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In the solar system, things float around. We are so certain that the gravity of our sun exists. Still, why does that gravity not influence satellites and other objects there?

Our solar system is also orbiting the center of our galaxy, and the gravity of our black hole, but still many objects float around. I wonder why.

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closed as unclear what you're asking by Mike G, Chappo, Glorfindel, Rory Alsop, Carl Witthoft Jun 17 at 18:13

Please clarify your specific problem or add additional details to highlight exactly what you need. As it's currently written, it’s hard to tell exactly what you're asking. See the How to Ask page for help clarifying this question. If this question can be reworded to fit the rules in the help center, please edit the question.

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    $\begingroup$ It's not clear what you mean by "float". Are you asking why there's "weightlessness" in inertial scenarios such as a space station (or in an elevator where the cable has snapped)? Or are you asking why the Earth and all the other things orbiting the Sun don't fall into the Sun, and why the Sun doesn't fall into the SMBH at the centre of our galaxy? $\endgroup$ – Chappo Jun 16 at 0:46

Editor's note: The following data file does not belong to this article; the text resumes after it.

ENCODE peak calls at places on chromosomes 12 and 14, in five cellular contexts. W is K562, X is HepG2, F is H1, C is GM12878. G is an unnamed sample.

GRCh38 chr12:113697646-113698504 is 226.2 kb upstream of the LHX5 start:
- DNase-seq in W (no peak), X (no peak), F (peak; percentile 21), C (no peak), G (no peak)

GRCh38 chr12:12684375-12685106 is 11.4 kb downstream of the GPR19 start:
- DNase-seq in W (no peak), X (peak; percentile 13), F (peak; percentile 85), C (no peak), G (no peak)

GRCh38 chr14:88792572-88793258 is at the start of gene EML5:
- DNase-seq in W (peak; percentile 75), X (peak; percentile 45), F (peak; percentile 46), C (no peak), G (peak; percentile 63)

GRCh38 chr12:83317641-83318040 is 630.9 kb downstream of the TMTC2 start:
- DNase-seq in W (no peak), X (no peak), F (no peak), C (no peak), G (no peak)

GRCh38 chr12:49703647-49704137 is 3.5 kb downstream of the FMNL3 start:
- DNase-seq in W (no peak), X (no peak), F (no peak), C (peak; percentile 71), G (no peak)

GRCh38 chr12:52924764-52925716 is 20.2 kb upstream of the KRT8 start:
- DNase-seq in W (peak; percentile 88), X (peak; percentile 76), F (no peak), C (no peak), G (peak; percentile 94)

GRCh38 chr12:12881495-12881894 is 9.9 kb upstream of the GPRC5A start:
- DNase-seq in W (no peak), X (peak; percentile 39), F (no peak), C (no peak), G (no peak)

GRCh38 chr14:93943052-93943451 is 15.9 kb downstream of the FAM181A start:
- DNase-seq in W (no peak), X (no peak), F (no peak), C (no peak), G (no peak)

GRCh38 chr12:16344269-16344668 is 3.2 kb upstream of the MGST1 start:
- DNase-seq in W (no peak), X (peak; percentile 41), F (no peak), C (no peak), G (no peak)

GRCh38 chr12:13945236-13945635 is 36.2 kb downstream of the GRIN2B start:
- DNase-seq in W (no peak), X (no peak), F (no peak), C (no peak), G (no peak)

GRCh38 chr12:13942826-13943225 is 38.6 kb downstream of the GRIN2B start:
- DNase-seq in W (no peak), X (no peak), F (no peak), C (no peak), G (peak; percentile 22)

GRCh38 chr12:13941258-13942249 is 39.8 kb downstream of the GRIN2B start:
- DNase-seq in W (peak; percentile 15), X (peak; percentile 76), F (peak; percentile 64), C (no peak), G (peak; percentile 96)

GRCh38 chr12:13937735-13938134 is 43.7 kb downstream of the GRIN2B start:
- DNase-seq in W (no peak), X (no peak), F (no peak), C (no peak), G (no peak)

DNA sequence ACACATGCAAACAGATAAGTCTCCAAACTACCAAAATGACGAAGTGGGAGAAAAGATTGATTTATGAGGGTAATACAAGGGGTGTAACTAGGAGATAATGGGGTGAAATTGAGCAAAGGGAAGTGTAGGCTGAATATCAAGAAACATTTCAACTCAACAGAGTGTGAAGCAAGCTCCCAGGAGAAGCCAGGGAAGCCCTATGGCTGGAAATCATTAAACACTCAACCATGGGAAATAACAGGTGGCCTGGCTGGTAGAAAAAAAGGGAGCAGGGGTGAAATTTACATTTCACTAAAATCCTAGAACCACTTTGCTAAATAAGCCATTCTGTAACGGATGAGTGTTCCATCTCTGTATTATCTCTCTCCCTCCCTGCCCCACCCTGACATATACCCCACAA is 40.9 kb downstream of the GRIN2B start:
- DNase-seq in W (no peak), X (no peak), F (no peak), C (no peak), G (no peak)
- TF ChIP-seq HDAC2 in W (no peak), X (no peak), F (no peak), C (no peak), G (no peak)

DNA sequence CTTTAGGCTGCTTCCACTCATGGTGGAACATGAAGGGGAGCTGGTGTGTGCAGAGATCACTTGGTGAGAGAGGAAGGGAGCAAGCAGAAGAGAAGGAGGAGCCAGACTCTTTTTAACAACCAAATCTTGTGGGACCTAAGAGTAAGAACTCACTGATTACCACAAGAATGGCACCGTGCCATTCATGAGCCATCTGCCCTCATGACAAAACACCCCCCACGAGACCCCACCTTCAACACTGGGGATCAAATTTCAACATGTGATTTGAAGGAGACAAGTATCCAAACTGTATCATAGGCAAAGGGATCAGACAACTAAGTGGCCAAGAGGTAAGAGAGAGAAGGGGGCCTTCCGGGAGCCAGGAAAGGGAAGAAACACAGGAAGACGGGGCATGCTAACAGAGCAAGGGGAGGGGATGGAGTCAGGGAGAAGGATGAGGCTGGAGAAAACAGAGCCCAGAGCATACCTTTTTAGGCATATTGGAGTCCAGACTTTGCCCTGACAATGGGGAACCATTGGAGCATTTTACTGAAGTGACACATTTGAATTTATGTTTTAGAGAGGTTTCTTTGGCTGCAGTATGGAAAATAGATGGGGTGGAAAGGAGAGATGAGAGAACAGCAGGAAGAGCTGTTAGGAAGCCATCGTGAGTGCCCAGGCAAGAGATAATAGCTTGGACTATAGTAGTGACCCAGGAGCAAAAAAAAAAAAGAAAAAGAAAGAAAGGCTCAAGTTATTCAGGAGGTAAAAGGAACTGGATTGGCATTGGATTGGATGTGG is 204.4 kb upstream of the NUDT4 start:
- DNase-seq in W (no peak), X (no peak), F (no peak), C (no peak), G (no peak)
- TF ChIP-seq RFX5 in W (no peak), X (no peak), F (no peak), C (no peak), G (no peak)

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    $\begingroup$ Things don't float. They fall and miss the ground. $\endgroup$ – rghome Jun 17 at 7:11
  • $\begingroup$ @rghome Isn't that the HHGttG's definition of "flying"? $\endgroup$ – Barmar Jun 17 at 15:54
  • $\begingroup$ @Barmar tell that to the whale ... $\endgroup$ – UKMonkey Jun 17 at 16:38
  • $\begingroup$ Obligatory xkcd explanation. $\endgroup$ – Ellesedil Jun 17 at 17:20
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It is not true that "objects float around" in the solar system.

Perhaps you have seen video from the space station, and you can see things floating. This is not because there is no gravity, but because everything in the space station going at the same speed in the same direction. This makes it look as if things are floating. In fact the space station and everything in it, is moving at about 7km per second around the Earth.

The Earth and everything on it is is also moving at 30 km/s around the sun. The satellites around the Earth are also affected by the sun's gravity, but because they are affect the same as the Earth, they are also moving at about 30km/s around the sun. If two things are moving at the same speed and in the same direction, it will look as if they are floating. In fact they are "whizzing".

The Sun, Earth and satellites are also whizzing around in the gravity of the galaxy. The black hole is only a very small part of this; most of the gravity of the galaxy is in the dark matter that we can't see. But we don't feel this pull because the Sun, Earth, the satellites and you are all being pulled at the same time.

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To help with James K's excellent answer, a visual representation might help. Let's look at a thought experiment - Newton's Cannonball.

Let's say you have a cannon, high enough that it's being held above Earth's atmosphere.

You fire it, and it falls to Earth a little ways away ("D" in the below diagram).